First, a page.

I have on my desk a small bunch of mimosa. The tiny yellow powder puffs are all shrivelled because they’ve been with me since Friday afternoon and they didn’t have a drink of water for several hours. I’m not intentionally cruel to flowers: I was at the Vive la France! exhibition and I got those few sprigs right at the start of my visit. By the way, how can the organizers of that event justify the £16 entrance fee? For a few stands selling expensive French products; a few others selling crappy non-French crafts; a cookery demonstration by Jean-Christophe Novelli and a fashion show (that’s the best thing, actually, but I managed to miss it). In previous years, I have been able to taste some rather nice liqueurs and cocktails and wine jellies, but not any more: all I had this time was one cashew nut and one very thin slice of wild-boar saucisson – in that order. Luckily, I didn’t have to pay to get in because I pretended to be someone else. I don’t make a habit of that either, but I needed to go to the exhibition in order to collect brochures from the Provence-Côte d’Azur tourist offices (I’m currently updating a guide to that region) so I took the identity of the managing editor of the publishing house that’s employing me. There was a slightly hairy moment when they couldn’t find her/my name on the list and they asked me to fill in a form so they could give me a complimentary ticket and create a badge for me. I wonder whether they noticed, later, that the name I wrote down wasn’t quite spelt the same as the one on the business card I handed them and that the email address was a bit different too. Ssshhhh!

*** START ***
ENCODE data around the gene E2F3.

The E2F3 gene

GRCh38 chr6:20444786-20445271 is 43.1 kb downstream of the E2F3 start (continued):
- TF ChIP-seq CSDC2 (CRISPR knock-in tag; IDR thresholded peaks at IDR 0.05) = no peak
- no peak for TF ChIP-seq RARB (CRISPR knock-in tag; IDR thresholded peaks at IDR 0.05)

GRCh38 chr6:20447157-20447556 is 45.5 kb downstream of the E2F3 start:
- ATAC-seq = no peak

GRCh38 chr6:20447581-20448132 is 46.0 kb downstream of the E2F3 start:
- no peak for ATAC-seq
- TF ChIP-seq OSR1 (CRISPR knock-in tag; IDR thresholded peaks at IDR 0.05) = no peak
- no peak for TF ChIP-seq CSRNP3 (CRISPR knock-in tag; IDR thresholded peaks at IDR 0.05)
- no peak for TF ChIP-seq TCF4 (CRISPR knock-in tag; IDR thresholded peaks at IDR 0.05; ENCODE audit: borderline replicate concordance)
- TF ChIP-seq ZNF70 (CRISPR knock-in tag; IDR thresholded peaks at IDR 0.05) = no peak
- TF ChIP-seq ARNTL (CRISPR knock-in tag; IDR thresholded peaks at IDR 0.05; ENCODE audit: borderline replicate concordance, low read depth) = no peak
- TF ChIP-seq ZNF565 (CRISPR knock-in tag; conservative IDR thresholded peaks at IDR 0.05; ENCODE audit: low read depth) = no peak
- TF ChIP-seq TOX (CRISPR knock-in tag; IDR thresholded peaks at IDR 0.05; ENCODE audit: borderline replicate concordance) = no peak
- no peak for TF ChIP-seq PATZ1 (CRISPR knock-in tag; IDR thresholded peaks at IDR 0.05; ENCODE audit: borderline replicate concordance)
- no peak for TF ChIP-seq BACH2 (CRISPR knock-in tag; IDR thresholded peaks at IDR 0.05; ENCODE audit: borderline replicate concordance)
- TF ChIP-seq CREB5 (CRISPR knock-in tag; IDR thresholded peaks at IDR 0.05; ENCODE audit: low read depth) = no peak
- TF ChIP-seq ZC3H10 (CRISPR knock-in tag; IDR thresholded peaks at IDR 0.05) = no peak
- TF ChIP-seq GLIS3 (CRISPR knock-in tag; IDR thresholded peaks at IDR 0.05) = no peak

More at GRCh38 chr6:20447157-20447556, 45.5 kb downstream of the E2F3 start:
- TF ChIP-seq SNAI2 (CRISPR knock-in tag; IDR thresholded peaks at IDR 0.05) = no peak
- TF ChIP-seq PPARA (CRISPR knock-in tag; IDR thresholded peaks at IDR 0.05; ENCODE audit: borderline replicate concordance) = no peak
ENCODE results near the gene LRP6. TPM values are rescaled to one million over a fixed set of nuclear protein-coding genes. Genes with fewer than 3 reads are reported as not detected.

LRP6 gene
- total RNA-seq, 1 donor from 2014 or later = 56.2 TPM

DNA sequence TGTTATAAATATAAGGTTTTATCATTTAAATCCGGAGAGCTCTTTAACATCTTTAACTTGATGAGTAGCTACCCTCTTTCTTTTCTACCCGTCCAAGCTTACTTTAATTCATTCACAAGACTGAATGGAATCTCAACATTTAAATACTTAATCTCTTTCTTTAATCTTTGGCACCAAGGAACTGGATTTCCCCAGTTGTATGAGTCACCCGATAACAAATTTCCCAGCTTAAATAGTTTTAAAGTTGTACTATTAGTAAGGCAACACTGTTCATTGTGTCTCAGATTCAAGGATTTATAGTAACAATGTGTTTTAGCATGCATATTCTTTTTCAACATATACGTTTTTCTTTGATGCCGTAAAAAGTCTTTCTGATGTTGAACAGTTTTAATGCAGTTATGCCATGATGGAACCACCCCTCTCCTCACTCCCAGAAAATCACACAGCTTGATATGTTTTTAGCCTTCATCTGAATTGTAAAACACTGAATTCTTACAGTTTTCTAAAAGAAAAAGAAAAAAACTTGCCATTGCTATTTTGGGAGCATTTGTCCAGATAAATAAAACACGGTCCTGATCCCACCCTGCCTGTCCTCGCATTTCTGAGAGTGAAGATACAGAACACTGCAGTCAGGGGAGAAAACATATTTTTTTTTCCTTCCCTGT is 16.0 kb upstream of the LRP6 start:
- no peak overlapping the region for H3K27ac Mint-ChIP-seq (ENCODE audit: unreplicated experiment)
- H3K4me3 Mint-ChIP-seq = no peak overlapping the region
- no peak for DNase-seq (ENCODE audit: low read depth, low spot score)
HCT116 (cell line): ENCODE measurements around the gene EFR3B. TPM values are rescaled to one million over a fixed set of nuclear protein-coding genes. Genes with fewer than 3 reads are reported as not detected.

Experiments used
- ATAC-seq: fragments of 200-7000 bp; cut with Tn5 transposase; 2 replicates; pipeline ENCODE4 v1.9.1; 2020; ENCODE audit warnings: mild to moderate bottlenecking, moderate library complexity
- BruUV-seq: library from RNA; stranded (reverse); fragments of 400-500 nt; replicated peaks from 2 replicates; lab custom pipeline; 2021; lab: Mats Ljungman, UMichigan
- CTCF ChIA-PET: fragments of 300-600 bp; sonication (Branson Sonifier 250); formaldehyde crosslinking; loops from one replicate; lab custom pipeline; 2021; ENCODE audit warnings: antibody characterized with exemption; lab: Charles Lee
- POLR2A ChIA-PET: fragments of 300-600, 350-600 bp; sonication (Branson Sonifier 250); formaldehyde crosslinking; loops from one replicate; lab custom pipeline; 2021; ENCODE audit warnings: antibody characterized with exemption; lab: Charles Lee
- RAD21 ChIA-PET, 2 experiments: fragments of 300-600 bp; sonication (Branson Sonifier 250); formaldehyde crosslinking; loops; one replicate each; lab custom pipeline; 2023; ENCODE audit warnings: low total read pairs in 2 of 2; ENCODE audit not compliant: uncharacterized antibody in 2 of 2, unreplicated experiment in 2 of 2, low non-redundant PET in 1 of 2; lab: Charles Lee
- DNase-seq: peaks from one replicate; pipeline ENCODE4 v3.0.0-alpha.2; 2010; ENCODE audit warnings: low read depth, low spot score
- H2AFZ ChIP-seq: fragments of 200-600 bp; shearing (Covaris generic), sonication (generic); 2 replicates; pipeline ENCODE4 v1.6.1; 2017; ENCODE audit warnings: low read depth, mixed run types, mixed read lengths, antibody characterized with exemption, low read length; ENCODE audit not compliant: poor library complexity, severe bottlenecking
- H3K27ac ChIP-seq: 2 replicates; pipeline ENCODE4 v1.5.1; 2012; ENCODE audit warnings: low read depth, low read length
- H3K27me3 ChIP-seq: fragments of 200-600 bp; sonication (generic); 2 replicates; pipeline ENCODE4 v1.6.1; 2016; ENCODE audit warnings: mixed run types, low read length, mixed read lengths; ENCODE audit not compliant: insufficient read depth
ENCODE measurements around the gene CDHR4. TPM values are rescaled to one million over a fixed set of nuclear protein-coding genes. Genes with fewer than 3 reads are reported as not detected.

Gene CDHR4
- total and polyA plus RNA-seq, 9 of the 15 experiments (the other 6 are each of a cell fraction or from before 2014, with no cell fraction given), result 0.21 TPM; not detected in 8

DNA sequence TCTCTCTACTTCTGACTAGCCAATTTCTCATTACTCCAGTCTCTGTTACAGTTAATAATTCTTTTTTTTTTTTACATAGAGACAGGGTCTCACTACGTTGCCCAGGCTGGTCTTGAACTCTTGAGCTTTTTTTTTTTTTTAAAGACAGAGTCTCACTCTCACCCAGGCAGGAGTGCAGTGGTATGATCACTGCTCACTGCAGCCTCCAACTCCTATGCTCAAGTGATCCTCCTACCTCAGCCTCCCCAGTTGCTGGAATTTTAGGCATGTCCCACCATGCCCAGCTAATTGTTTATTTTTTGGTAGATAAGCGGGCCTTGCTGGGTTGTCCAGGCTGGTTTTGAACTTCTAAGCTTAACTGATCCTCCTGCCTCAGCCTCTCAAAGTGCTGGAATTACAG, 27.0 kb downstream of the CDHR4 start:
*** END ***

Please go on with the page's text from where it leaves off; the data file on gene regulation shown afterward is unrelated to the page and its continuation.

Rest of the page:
Anyway, I am passionate about mimosa: it’s beautiful; it has the most gorgeous scent and it reminds me of Nice. Anyone who has only sniffed fragrances purporting to smell of mimosa has no idea how wonderful it is. (The only one that’s close to the real thing is the home fragrance by Diptyque. I smelled it in SpaceNK a while ago and for an instant I didn't know where I was. Trust me; it's the only one.)
I live in Central London. (How do I know that? Taxi drivers agree to take me home if I hail one late at night. That’s the test.) You know what the weather is like in London most of the time. Yes? What’s the likelihood of a mimosa tree growing in Shepherds Bush? Nil, I would have said a few years ago. Wrong! There used to be a beautiful mimosa tree in someone’s front garden, in a side street, between here and Hammersmith. I’ve lived in this area for over ten years, but I only discovered it three years ago. So, around this time – when it’s still dark and horrible, I used to go and stand underneath that tree practically every day, and inhale the wonderful scent. I also used to talk to it – it was so lovely.
And then, last year, in April, I think, it was cut down. I couldn’t believe my eyes. One day I’d been walking down to Hammersmith and had automatically looked towards the house as I always did (I don't any more: there's nothing to see). It wasn’t there. I thought I’d made a mistake. I checked the name of the street again and again. I got closer and stood outside the house. Stunned. I felt I’d lost a friend.
That tree was a real delight. I miss it terribly. I’m slapping the people who cut it down. I don’t care why they did it. (It’s quite possible they had a good reason for doing it, but I don’t care.) I doubt they even knew what sort of tree it was and what a treasure they had.